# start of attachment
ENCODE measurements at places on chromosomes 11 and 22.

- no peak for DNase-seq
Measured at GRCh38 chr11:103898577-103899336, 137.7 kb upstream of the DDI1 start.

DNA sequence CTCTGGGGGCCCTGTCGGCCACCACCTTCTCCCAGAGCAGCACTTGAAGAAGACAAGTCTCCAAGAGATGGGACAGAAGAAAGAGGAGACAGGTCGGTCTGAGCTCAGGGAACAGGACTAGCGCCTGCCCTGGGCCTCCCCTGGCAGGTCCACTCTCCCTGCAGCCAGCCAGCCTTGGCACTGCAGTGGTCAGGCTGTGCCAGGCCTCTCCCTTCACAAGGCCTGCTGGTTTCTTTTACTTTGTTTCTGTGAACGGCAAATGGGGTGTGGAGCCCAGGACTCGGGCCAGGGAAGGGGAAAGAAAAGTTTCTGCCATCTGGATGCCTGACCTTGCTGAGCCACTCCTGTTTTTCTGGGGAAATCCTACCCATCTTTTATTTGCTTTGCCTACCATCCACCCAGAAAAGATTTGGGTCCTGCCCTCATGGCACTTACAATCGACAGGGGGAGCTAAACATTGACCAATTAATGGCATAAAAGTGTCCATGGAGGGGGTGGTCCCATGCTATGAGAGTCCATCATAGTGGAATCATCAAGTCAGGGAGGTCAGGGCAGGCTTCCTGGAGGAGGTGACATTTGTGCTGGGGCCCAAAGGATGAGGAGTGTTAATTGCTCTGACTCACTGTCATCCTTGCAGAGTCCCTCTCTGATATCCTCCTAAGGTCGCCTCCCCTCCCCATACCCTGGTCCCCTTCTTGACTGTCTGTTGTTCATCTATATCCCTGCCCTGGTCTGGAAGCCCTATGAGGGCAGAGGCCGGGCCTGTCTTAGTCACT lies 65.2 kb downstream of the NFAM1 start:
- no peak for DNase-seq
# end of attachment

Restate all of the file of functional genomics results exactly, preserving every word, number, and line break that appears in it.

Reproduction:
ENCODE measurements at places on chromosomes 11 and 22.

- no peak for DNase-seq
Measured at GRCh38 chr11:103898577-103899336, 137.7 kb upstream of the DDI1 start.

DNA sequence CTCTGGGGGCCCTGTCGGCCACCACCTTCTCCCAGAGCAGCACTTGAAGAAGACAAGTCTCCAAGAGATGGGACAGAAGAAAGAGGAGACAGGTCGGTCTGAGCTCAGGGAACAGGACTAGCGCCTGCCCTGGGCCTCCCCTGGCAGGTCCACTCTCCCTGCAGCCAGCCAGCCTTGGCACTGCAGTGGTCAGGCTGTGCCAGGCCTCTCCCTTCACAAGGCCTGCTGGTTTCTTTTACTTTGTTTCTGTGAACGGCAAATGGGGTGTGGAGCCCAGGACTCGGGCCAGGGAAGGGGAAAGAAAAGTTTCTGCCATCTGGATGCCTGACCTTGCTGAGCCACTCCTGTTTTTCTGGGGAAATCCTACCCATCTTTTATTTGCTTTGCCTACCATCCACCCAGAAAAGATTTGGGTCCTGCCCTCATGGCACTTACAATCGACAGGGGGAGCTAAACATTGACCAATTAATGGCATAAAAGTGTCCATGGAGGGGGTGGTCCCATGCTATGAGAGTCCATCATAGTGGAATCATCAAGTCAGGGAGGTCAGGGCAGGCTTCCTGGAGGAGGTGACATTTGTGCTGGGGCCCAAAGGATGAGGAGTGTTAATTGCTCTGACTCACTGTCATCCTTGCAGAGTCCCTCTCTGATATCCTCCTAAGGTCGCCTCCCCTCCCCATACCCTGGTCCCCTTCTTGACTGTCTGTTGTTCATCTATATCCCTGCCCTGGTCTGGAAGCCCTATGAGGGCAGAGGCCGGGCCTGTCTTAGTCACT lies 65.2 kb downstream of the NFAM1 start:
- no peak for DNase-seq